FRND

(redirected from Fair, Reasonable and Non-Discriminatory)
AcronymDefinition
FRNDFair, Reasonable and Non-Discriminatory (intellectual property licensing)
FRNDFatigue Related Neurological Dysfunction
References in periodicals archive ?
As one of the world s leading technology innovators, ZTE is committed to fair, reasonable and non-discriminatory (FRAND) principles in its intellectual property policies.
The FTC accused Google of failing to license its standard essential patents on fair, reasonable and non-discriminatory terms.
According to the report, in return for being granted such status the company commits itself to licensing an invention under Frand rules, meaning the terms must be fair, reasonable and non-discriminatory.
Samsung remains committed to licensing our technologies on fair, reasonable and non-discriminatory terms, and we strongly believe it is better when companies compete fairly in the marketplace, rather than in court," Samsung said in a statement.
The Commission will investigate, in particular, whether in doing so Samsung has failed to honour its commitment given in 1998 to the European Telecommunications Standards Institute (ETSI) to license any standard essential patents relating to European mobile telephony standards on fair, reasonable and non-discriminatory (FRAND) terms.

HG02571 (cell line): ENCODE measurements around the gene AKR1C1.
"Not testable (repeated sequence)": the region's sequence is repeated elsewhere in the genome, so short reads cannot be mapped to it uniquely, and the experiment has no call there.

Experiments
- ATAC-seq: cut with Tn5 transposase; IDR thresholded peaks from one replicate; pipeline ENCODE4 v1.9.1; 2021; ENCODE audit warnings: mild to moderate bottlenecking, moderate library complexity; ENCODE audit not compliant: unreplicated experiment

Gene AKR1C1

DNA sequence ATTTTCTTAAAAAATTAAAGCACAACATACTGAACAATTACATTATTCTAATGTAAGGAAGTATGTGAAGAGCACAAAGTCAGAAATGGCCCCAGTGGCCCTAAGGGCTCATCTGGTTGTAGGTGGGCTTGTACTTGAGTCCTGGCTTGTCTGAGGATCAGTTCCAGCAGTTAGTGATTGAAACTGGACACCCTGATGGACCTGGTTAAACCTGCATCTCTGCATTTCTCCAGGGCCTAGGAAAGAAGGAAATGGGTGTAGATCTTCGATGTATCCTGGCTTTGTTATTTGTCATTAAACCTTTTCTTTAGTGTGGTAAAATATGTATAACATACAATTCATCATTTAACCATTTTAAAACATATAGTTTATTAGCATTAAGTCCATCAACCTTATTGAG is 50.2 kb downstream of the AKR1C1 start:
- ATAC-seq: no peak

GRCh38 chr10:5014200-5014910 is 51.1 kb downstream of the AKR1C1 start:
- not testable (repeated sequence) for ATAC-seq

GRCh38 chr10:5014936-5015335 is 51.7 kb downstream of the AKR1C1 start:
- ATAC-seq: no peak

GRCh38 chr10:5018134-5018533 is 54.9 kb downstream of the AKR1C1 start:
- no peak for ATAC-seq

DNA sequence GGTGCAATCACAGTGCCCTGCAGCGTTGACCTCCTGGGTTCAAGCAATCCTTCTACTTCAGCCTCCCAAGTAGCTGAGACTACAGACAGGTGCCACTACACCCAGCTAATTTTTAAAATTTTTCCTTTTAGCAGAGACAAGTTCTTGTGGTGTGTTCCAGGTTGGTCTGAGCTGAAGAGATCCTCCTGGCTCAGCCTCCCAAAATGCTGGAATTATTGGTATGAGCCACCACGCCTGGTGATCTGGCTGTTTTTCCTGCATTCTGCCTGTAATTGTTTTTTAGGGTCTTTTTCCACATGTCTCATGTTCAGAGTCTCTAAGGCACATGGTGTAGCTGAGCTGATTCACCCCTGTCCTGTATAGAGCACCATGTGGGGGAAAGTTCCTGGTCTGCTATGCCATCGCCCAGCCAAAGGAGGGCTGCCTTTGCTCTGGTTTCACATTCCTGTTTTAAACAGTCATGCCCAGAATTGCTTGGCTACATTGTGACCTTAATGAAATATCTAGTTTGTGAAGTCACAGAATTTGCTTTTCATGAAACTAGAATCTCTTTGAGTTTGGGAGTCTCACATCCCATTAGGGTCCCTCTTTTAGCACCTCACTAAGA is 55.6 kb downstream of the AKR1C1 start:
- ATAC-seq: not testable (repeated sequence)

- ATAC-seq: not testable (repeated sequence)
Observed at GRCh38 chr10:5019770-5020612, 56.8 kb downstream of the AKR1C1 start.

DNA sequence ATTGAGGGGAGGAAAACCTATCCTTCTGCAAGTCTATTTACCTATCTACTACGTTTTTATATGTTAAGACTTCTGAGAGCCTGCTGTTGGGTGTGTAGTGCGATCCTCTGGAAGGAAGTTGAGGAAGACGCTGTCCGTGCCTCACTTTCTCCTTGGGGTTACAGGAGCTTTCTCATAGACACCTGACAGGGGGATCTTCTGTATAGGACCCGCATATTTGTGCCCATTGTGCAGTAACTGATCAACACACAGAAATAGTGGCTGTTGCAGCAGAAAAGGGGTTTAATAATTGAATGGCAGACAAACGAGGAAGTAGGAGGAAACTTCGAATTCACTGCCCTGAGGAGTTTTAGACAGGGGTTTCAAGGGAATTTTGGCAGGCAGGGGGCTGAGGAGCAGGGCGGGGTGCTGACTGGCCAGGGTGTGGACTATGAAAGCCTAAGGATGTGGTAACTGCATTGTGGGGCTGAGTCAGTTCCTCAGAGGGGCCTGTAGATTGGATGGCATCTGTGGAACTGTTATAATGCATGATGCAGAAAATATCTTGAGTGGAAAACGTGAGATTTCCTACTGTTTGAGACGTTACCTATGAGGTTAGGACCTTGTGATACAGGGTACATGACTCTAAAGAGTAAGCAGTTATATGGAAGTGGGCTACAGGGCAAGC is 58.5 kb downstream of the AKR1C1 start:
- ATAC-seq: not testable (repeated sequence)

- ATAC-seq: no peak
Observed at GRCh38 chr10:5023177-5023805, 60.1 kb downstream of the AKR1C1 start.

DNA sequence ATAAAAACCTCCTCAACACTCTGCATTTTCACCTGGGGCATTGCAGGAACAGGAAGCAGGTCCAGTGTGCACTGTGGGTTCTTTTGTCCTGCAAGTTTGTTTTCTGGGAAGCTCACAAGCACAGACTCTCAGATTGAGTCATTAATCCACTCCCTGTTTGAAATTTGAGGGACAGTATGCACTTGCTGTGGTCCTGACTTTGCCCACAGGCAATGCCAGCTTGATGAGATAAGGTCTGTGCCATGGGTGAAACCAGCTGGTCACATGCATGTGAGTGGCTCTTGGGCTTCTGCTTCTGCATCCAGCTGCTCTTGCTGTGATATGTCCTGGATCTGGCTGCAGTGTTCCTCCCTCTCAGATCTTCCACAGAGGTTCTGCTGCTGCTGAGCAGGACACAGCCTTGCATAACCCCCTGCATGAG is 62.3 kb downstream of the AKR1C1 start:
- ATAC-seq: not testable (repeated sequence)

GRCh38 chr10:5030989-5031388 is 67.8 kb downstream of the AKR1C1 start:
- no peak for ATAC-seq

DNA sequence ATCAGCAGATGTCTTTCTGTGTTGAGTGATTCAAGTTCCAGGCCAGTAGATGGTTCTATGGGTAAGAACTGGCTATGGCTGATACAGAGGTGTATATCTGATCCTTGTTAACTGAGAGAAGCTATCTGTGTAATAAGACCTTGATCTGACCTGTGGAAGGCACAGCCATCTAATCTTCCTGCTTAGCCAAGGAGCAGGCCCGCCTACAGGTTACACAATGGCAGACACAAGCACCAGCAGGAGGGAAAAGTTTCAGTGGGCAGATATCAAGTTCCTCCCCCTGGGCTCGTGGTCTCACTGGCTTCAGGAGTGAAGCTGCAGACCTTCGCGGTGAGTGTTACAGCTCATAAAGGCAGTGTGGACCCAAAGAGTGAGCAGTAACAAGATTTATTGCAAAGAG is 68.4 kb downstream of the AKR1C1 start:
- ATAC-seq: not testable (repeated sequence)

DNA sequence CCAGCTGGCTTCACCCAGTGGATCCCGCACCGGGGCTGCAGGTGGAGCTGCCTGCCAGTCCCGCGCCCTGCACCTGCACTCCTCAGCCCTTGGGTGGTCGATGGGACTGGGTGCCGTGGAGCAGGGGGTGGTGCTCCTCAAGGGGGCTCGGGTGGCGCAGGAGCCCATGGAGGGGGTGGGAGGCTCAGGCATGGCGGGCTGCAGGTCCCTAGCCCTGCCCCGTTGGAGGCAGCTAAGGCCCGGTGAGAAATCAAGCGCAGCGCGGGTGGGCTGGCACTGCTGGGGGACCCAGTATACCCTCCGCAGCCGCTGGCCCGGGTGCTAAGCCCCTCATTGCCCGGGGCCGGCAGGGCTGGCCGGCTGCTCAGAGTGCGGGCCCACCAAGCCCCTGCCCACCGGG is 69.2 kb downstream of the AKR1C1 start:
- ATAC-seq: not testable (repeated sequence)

evidence-based, fair, reasonable and non-discriminatory and allow Batelco to
The order sets fair, reasonable and non-discriminatory terms and conditions and charges for Batelco's LLU and related additional services.
Pricing on a fair, reasonable and non-discriminatory basis
Nokia said that it is asking the court to order Qualcomm to abide by its written contractual obligations to international standards setting organisations to license intellectual property essential to GSM and UMTS technology standards on fair, reasonable and non-discriminatory terms.
After a contentious February WAP Forum meeting in Rome, the group acknowledged the patent, and Geoworks is now in full pursuit of the "licensing of its patented technology on fair, reasonable and non-discriminatory terms and conditions," according to a company statement.
As a leading technology innovator, ZTE respects the intellectual property of other companies and is willing to negotiate royalty fees with license holders based on fair, reasonable and non-discriminatory (FRAND) principles.
According to Reuters, Google would not comment on reports of an impending suit, saying only "we take our commitments to license on fair, reasonable and non-discriminatory terms very seriously.